Bone Broth - Ultimate Nutrition

Most people scoff at the idea of drinking bone broth. Or they say I'm "bizarre". That's cool...if you want to miss out on some of the most incredibly nutritious food on the planet.  

Here's why it's good: 

  • Collagen. This is what connective tissue and some other body parts (ligaments, tendons, skin, cartilage, bones, blood vessels, eyeballs, etc) are made of. It's what gelatin is derived from. And despite its use in jello and other poisonous treats, gelatin is a vital resource in the body that keeps your intestinal lining healthy and connective tissue strong. It is used in plastic surgery. It was the world's first glue. It is used as a supplement by many people for hair and fingernail health. It is used by many as a supplement for skin rejuvenation. It is rich in the amino acid glycine. Basically, it's really good for you and the best way to get is in the form of REAL FOOD. Not a supplement.
  • GAGs. Yes yes...haha. Spare me the joke "yeah, GAG is what you do when you drink it!!" No. GAG stands for glycosaminoglycan and the stuff is very important. There are several different types of GAGs and the body uses them in cellular adhesion, growth, and repair (think wound healing). Healthy eyes have plenty of the stuff. Glucosamine - that supplement people take for joint pain - is a GAG. Chondriotin Sulfate - another well known arthritis "healer" - is a GAG. If you have joint pain and are OK with treating it with a reductionist approach, that's totally cool. But bone broth has both of those things, plus a BAJILLION more things that would probably also be top sellers if they were reduced down to one molecule and sold at a vitamin store for a ton of money.
  • Glycine. This aforementioned amino acid is made by your body (thus non-essential) and is abundant in bone broth and helps the liver to detox your system.
  • Bone Marrow. Another super nutritious food. Mark Sisson has a great article about the benefits of the stuff here. In a nutshell, all carnivorous animals go to great lengths to get bone marrow into their systems. It's nutrient dense, high in essential vitamins and minerals...and tastes amazing.
  • There are many, many more incredibly amazing things about bone broth. Just search "bone broth" on the Interweb if you don't believe me. 

There is a great article on the Weston A. Price website about broth and its benefits. Turn the clock back a ways, back when communities still had butchers, before technology was able to make supplements and synthesize things in a lab -- back when things were more SIMPLE -- and you'll find that broth made from animal parts was used as medicine.

That's what I use it for now. Medicine. Except that it's medicine that tastes amazing and is unbelievably cheap. 

How to Make It

Step 1 - get high quality bones. Not the garbage from the poor, unhealthy animals fed grains and not allowed to live a natural, animal life.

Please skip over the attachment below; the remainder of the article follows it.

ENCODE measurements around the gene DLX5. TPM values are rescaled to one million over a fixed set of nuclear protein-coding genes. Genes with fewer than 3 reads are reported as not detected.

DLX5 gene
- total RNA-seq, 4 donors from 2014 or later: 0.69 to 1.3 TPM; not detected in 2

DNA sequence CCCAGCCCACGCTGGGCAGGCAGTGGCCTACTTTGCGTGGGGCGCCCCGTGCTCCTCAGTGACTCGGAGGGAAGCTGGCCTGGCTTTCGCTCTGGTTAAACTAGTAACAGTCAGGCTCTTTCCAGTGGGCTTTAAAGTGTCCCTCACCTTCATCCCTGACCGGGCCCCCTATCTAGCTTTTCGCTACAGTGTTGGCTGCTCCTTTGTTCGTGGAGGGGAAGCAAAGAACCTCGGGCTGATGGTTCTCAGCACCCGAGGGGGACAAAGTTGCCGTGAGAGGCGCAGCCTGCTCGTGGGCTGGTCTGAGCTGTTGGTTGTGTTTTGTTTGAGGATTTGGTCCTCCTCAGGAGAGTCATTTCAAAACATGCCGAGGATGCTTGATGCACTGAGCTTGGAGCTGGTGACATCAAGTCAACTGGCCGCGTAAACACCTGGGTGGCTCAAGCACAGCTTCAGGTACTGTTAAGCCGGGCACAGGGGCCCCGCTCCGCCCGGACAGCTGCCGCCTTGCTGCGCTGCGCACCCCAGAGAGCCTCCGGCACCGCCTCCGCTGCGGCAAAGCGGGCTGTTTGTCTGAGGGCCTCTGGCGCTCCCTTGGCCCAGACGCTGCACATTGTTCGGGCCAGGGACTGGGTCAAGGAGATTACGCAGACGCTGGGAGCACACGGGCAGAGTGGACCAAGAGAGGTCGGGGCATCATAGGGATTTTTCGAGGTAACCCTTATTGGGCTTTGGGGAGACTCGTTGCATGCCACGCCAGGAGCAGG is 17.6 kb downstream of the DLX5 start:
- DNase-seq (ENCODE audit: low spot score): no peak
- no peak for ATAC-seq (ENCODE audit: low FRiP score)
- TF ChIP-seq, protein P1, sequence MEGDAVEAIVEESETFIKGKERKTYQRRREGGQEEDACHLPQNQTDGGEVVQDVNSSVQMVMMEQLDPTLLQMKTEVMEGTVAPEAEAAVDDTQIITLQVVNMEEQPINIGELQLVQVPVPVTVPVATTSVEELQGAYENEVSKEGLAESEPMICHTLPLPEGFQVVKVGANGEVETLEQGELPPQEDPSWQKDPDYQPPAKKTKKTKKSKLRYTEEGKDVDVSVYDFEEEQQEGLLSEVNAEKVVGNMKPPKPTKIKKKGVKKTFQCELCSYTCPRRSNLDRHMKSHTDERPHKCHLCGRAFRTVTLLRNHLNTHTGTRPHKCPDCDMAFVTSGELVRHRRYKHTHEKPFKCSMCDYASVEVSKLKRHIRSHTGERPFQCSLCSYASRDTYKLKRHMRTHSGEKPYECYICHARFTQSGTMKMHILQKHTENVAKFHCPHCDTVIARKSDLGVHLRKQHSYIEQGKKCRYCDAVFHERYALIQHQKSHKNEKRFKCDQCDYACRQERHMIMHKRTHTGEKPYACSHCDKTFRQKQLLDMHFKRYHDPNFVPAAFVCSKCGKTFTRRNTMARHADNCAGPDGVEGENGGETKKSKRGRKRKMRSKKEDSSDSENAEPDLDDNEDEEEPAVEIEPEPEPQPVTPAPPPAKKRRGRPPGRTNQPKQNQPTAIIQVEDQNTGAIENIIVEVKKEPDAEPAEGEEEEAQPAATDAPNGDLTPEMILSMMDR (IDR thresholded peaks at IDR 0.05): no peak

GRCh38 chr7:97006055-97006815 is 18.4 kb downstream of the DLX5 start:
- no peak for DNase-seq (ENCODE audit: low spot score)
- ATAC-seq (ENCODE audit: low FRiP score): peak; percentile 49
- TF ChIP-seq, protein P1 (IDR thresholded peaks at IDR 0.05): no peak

I get my bones from either Slankers Ranch in Powderly, Texas or Burgundy Pasture Beef in Grandview, Texas. The soup bones are the cheapest thing at either place. We're talking like 3 or 4 dollars a pound.

Step 2 - cook it. Fill a slow cooker (I have a 6-quart crock pot) to the top with a variety of bones. Sometimes I'll add in some cow tongue or organ meats to the pot. Adds to the broth and gets my "weird" meat cooked. We're talking neck bones, knuckles, whole chicken carcasses, chicken feet...any bone is a good bone.

I fill it to the top with filtered (reverse osmosis) water then put in about a tablespoon of apple cider vinegar -- this leeches the really good minerals out of the bones and marrow. 

I made the mistake early on of trying to ration my bones and only using a few. This made for a watery broth. Now I fill the thing to the top. Another mistake I made one time was using only chicken carcasses. I did this once and it was very watery. It's fine to use chicken carcasses but just make sure it's in there with some meaty cow/bison bones or chicken feet, which are loaded with collagen (aka gelatin).

Step 3 - after letting soak for 30 minutes, turn it on LOW and cook for 24 hours. That's it.

Some people go to a lot of trouble straining the broth so only the liquid is remaining. Not me.

I get the bones out and leave all the marrow and little chunks of nutrition still floating around.  

I put the crock pot down in the sink and -- after getting bones out with tongs -- ladle the broth into quart size mason jars using a, you guessed it, ladle and a funnel.  

After it cools a bit, I'll drink some because what's better than fresh, hot-out-of-the-crock-pot-bone-broth? Then I'll put it in the fridge. 

A good broth will become gelatinous when cold and have a layer of fat on the top. I've been skimming that part off after it cools and use it to cook. 

Every day around lunchtime, I put half of the quart in a coffee mug, a tsp of sea salt, and warm it up for 2 minutes. Not necessarily because I'm hungry at lunchtime, which I hardly ever am -- a topic for another day, but it's just when I like to get my dose in. Timing does not matter -- just that you get it in your belly.

Doing what I've described above usually yields just under 3 quarts which normally lasts me about 6 days.  

It's incredible. And I feel great after I have it. 

Check out this YouTube video I made during the harvest of my latest of my favorite times of the week!! My YouTube channel is here.